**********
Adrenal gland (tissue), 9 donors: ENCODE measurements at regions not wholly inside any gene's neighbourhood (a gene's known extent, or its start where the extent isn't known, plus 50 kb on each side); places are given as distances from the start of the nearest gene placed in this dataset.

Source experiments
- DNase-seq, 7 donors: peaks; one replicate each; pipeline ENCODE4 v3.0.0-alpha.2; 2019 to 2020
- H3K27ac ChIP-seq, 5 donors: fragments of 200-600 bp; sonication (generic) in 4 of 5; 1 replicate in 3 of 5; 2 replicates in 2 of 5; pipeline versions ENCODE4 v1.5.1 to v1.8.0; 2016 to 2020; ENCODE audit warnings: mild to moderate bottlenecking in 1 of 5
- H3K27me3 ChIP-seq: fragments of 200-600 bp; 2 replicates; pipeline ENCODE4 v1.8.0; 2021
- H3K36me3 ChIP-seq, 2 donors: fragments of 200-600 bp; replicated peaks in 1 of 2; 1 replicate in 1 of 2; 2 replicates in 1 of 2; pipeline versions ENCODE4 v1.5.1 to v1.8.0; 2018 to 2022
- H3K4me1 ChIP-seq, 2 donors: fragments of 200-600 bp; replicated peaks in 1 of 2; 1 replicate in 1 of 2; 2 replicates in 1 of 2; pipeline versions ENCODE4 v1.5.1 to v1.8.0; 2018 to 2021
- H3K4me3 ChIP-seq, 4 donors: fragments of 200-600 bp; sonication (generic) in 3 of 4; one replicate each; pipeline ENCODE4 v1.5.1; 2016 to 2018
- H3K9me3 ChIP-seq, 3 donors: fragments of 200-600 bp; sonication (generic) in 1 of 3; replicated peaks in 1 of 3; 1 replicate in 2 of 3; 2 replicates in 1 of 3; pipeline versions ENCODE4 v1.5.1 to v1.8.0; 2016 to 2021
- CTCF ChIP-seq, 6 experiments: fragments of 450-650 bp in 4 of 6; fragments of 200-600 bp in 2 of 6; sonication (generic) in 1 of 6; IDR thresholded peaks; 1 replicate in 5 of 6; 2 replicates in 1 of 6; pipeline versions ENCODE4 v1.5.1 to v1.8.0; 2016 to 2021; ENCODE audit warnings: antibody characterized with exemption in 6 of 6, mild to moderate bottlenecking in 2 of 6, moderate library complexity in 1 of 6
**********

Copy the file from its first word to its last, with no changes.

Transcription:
Adrenal gland (tissue), 9 donors: ENCODE measurements at regions not wholly inside any gene's neighbourhood (a gene's known extent, or its start where the extent isn't known, plus 50 kb on each side); places are given as distances from the start of the nearest gene placed in this dataset.

Source experiments
- DNase-seq, 7 donors: peaks; one replicate each; pipeline ENCODE4 v3.0.0-alpha.2; 2019 to 2020
- H3K27ac ChIP-seq, 5 donors: fragments of 200-600 bp; sonication (generic) in 4 of 5; 1 replicate in 3 of 5; 2 replicates in 2 of 5; pipeline versions ENCODE4 v1.5.1 to v1.8.0; 2016 to 2020; ENCODE audit warnings: mild to moderate bottlenecking in 1 of 5
- H3K27me3 ChIP-seq: fragments of 200-600 bp; 2 replicates; pipeline ENCODE4 v1.8.0; 2021
- H3K36me3 ChIP-seq, 2 donors: fragments of 200-600 bp; replicated peaks in 1 of 2; 1 replicate in 1 of 2; 2 replicates in 1 of 2; pipeline versions ENCODE4 v1.5.1 to v1.8.0; 2018 to 2022
- H3K4me1 ChIP-seq, 2 donors: fragments of 200-600 bp; replicated peaks in 1 of 2; 1 replicate in 1 of 2; 2 replicates in 1 of 2; pipeline versions ENCODE4 v1.5.1 to v1.8.0; 2018 to 2021
- H3K4me3 ChIP-seq, 4 donors: fragments of 200-600 bp; sonication (generic) in 3 of 4; one replicate each; pipeline ENCODE4 v1.5.1; 2016 to 2018
- H3K9me3 ChIP-seq, 3 donors: fragments of 200-600 bp; sonication (generic) in 1 of 3; replicated peaks in 1 of 3; 1 replicate in 2 of 3; 2 replicates in 1 of 3; pipeline versions ENCODE4 v1.5.1 to v1.8.0; 2016 to 2021
- CTCF ChIP-seq, 6 experiments: fragments of 450-650 bp in 4 of 6; fragments of 200-600 bp in 2 of 6; sonication (generic) in 1 of 6; IDR thresholded peaks; 1 replicate in 5 of 6; 2 replicates in 1 of 6; pipeline versions ENCODE4 v1.5.1 to v1.8.0; 2016 to 2021; ENCODE audit warnings: antibody characterized with exemption in 6 of 6, mild to moderate bottlenecking in 2 of 6, moderate library complexity in 1 of 6